Cat Ba Island is currently inhabited by almost 12000 people, living in 6 communes - of which Cat Ba Town with 7820 people is the largest. Photos of people and floating villages
The area has two ethnic groups, namely the Kinh and the Chinese-born Vietnamese that are intermingled and not separated into different areas or communities. Based on archaeological remains, it seems that people have inhabited the Cat Ba area for at least 6000 years.
Local livelihoods in the villages are built on subsistence agriculture and fishing. Comparatively new sources of employment and income at the local level are shrimp and fish-farming, and tourism.
The National Park
Cat Ba National Park was established in 1986. At 85 square km the park covers more than half of the main island. Including some smaller islands the park currently comprises 98 square km of total land area. An additional 54 square km of inshore waters also belong to the national park.
Cat Ba National Park was Vietnam’s first national park to include both terrestrial and marine ecosystems.
It is recognized nationally and internationally for its importance to biodiversity conservation. This is not only because the island has a high number of different ecosystem and habitat types, but also because it possesses a great variety of plant and animal species, many of which, like the Golden-headed Langur, are now rare and endangered.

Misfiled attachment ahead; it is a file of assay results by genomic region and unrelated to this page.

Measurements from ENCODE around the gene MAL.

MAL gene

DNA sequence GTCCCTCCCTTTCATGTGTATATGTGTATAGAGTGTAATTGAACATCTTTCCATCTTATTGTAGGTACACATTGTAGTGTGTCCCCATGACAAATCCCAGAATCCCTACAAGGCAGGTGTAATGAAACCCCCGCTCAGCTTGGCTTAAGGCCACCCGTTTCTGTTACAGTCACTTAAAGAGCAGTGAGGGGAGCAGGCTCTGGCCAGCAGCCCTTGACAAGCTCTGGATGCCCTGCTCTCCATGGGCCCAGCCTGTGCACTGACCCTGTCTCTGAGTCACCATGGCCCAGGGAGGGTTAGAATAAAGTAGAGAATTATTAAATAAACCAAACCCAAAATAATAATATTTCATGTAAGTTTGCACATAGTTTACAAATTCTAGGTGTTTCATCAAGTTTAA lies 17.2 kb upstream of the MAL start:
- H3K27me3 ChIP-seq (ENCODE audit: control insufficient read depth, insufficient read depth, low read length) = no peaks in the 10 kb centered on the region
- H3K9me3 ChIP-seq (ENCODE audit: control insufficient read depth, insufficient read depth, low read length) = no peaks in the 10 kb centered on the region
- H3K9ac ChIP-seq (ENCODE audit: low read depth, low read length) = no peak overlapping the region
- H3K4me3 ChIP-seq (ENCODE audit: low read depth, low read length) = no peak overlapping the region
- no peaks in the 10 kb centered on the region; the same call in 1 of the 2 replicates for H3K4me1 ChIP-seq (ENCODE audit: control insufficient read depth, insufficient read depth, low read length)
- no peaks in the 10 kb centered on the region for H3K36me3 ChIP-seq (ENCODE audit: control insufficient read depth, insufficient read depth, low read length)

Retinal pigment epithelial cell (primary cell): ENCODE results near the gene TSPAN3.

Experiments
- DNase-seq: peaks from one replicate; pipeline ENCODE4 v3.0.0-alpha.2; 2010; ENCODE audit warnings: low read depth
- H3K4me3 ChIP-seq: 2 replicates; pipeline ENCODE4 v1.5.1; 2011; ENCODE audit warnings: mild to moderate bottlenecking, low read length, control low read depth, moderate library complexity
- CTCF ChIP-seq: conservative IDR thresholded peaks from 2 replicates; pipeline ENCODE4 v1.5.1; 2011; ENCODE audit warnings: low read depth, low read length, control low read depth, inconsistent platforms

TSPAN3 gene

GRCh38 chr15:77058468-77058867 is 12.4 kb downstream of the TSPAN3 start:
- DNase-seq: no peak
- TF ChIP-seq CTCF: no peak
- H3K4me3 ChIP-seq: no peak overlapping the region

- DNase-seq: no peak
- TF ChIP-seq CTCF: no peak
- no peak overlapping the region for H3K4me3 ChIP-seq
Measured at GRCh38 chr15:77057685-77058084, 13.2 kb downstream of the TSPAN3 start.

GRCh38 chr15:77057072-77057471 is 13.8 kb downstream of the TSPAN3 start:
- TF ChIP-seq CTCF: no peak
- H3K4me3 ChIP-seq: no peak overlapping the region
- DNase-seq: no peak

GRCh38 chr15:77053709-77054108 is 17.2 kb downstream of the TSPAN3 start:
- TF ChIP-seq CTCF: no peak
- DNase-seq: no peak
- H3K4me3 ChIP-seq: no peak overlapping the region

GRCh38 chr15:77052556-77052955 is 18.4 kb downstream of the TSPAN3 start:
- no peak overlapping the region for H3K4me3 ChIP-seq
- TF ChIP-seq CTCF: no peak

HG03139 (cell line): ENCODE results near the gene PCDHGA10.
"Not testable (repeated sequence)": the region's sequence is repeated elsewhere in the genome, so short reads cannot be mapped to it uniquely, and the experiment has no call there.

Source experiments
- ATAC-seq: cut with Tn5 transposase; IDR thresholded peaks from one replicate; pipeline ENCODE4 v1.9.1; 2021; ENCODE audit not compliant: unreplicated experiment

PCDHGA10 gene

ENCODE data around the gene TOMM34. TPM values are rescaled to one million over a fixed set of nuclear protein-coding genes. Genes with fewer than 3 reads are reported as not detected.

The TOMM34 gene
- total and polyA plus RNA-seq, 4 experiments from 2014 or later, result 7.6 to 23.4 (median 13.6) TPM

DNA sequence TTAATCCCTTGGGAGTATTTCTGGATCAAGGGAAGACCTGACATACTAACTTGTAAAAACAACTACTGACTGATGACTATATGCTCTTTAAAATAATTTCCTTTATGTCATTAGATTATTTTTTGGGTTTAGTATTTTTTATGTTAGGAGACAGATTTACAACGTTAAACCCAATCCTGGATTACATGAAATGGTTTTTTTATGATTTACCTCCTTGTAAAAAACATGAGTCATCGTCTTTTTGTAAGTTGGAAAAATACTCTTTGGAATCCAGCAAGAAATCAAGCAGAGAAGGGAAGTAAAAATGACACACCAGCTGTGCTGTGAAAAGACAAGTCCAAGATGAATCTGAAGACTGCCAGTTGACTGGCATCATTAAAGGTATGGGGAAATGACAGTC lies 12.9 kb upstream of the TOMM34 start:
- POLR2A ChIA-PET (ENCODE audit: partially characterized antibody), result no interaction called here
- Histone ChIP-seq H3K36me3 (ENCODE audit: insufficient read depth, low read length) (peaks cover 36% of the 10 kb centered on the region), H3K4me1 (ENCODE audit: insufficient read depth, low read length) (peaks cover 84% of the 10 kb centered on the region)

In Vietnam’s Biodiversity Action Plan, Cat Ba National Park is listed in the highest category regarding its value for biodiversity conservation.
High terrestrial biodiversity
+ About 800 vascular plants, including 25 species in the Red Data Book of Vietnam, 265 taxa for timber, 357 taxa for medicinal plants and 65 taxa for economically important food plants have so far been recorded.
+ Large and partly rare mammals include the Golden-headed Langur, the Southern Serow (Capricornis sumatraensis), Rhesus macaques (Macaca mulatta), Leopard Cat (Prionailurus bengalensis), black giant squirrel (Ratufa bicolor), and civet cats (Viverricula indica, Paradoxurus hermaphroditus) .
+ The cave, land snail and butterfly fauna is rich including the most northerly cave-adapted crab species, plus four species of true cave snails.